The One where I’m Caught Red Handed

Mar 18, 2019

After freezing dozens of mouse aortic valve slices, I conducted our first method of investigating SIRT6’s effects on CAVD: Alizarin Red stains. The purpose of this procedure is to detect calcification by highlighting calcium deposits in the frozen aortic valves. Since we know that SIRT6 reductions happen as age increases and that increased age leads to calcification, we can safely assume that SIRT6 reductions would lead to increased calcification. Based on this knowledge, I hypothesized increases in calcification in mice with SIRT6 mutations and decreases in calcification in wild type mice.

To briefly summarize, the process of Alizarin Red stain is completed by soaking the frozen cross-sections in an Alizarin Red solution first. I may or may not have forgotten to wear gloves while handling red staining solution and been stuck with stained hands for a while. The soaked samples look like this:

Then, I soaked the samples in a series of other solutions (normal buffer formalin, 1x PBS, acetone, acetone-xylene, and xylene) that help Alizarin Red react with the calcium. The Alizarin Red stain will bind to calcium in the aortic valves and under the microscope, it will show up as orange-red dots, which are actually kind of pretty:

In order to analyze the calcification in each valve, I used a microscope with a camera and took pictures of each sample aortic valve. While taking photos, I made sure to keep the lighting, focus, and zoom conditions uniform to eliminate any confounding variables that would affect our analysis. I took three photos of each valve, so I could average our analysis and find a number with a minimized error during analysis. Using Photoshop, I separated the leaflets from the whole valve, so I could measure how much calcium was on the leaflet itself. I was able to count the exact number of dark red pixels (pixels that showed calcification) in the leaflet photo. I found the ratio between the number of calcium pixels and the total number of valve pixels to measure the amount of calcium burden on the sample valve. My Photoshop analysis looked something like this:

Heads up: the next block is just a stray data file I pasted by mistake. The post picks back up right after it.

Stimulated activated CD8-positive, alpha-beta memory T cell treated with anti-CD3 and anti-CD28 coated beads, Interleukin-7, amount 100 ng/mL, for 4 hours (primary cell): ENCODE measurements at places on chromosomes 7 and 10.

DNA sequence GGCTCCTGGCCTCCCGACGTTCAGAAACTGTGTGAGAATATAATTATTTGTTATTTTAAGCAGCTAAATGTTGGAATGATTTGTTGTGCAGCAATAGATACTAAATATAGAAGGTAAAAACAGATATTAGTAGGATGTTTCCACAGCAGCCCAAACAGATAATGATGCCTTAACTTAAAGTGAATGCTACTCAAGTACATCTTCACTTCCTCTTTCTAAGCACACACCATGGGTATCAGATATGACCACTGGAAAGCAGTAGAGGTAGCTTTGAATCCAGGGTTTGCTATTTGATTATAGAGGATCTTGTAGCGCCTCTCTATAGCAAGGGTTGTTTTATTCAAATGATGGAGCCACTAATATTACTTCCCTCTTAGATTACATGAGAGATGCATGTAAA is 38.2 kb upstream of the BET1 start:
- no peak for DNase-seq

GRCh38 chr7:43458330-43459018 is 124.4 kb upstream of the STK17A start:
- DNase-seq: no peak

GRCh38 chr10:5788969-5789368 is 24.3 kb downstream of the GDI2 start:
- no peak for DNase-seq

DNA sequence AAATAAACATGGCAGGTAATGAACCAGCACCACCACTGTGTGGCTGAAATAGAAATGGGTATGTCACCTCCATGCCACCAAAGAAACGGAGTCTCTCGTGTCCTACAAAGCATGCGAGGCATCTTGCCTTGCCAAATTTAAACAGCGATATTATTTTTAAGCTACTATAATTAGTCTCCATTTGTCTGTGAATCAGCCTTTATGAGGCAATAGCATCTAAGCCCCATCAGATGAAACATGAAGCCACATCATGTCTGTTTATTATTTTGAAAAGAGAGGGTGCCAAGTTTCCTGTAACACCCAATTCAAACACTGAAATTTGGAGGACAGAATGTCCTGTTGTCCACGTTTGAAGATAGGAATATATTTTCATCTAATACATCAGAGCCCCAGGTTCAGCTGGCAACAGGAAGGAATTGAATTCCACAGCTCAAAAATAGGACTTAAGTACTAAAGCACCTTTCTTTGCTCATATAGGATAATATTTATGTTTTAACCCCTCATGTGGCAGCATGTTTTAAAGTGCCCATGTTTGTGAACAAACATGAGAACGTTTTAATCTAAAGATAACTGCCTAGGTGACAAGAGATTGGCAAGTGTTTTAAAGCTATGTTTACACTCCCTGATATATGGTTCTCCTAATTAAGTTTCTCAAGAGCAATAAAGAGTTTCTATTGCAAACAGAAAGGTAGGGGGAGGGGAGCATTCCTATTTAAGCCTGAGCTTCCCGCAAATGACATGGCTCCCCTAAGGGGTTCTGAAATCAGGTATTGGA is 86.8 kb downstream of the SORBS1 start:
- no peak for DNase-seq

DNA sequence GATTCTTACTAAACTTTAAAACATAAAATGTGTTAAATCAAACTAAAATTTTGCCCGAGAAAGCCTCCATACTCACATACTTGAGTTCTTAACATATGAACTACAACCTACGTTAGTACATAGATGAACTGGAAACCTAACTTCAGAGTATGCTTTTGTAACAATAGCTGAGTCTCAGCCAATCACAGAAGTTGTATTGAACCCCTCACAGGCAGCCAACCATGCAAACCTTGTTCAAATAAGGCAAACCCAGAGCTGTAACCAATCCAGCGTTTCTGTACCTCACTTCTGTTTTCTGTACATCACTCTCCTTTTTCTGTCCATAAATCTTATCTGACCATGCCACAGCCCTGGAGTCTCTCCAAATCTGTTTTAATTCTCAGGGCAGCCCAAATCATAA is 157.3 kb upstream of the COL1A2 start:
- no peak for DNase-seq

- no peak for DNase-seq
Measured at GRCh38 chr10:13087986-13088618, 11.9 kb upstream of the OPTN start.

I spent three days just completing the Photoshop part of the analysis. After I had all my numbers, I averaged the data for the sets of three pictures to get my final calcium burden for the valve as a whole. I separated the samples by the type of mouse (Young WT, Old WT, Young Cre+, and Old Cre+) and averaged all the data in each set, so I could compare the calcium burden in the different groups.

Doing the Alizarin Red stain was lengthy and tedious, but the end result was so satisfying.

3 Replies to “The One where I’m Caught Red Handed”

  1. Arjun V. says:

    Wow, those aortic samples look so cool!

  2. Timothy C. says:

    Yeah, your samples look awesome! I hope your analysis and research goes well!

  3. Pranavamshiva V. says:

    How often would there be an error in the calcium staining? Like would it sometimes show more red areas than there should be?

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